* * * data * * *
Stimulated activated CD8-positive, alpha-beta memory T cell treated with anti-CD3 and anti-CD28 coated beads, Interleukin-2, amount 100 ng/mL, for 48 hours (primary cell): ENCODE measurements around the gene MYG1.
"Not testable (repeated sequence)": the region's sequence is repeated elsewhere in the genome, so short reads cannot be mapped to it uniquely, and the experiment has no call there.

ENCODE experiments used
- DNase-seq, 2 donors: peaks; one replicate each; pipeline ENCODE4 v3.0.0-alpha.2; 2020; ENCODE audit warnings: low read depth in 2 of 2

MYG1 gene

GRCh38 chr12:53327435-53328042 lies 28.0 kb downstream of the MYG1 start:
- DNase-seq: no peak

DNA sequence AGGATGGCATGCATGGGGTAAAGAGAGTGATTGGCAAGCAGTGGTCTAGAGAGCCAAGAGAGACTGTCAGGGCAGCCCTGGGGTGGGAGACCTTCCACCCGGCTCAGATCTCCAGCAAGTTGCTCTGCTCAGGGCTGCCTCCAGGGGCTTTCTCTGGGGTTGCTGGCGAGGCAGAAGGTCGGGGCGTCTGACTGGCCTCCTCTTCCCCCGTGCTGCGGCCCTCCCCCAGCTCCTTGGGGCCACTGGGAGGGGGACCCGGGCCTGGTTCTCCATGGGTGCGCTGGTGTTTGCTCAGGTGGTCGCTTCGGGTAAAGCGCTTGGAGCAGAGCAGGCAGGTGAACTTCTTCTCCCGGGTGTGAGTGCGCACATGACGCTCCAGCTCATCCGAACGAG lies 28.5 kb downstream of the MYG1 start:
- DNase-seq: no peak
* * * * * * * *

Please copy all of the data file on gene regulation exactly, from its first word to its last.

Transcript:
Stimulated activated CD8-positive, alpha-beta memory T cell treated with anti-CD3 and anti-CD28 coated beads, Interleukin-2, amount 100 ng/mL, for 48 hours (primary cell): ENCODE measurements around the gene MYG1.
"Not testable (repeated sequence)": the region's sequence is repeated elsewhere in the genome, so short reads cannot be mapped to it uniquely, and the experiment has no call there.

ENCODE experiments used
- DNase-seq, 2 donors: peaks; one replicate each; pipeline ENCODE4 v3.0.0-alpha.2; 2020; ENCODE audit warnings: low read depth in 2 of 2

MYG1 gene

GRCh38 chr12:53327435-53328042 lies 28.0 kb downstream of the MYG1 start:
- DNase-seq: no peak

DNA sequence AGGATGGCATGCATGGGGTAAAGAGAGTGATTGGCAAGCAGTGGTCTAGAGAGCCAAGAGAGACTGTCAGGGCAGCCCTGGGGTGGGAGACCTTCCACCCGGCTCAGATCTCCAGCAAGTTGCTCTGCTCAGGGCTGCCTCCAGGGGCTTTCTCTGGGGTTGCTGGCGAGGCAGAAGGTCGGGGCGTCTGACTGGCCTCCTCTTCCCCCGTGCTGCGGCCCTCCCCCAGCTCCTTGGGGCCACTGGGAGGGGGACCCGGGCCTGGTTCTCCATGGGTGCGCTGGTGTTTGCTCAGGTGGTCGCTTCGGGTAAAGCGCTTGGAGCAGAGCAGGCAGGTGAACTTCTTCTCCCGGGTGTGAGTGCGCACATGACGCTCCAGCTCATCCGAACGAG lies 28.5 kb downstream of the MYG1 start:
- DNase-seq: no peak